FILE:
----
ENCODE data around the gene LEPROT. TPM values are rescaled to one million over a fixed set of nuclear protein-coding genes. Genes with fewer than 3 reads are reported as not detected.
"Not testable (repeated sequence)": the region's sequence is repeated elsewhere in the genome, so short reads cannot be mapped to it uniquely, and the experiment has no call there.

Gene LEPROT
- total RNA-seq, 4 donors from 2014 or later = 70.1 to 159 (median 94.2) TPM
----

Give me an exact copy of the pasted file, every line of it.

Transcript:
ENCODE data around the gene LEPROT. TPM values are rescaled to one million over a fixed set of nuclear protein-coding genes. Genes with fewer than 3 reads are reported as not detected.
"Not testable (repeated sequence)": the region's sequence is repeated elsewhere in the genome, so short reads cannot be mapped to it uniquely, and the experiment has no call there.

Gene LEPROT
- total RNA-seq, 4 donors from 2014 or later = 70.1 to 159 (median 94.2) TPM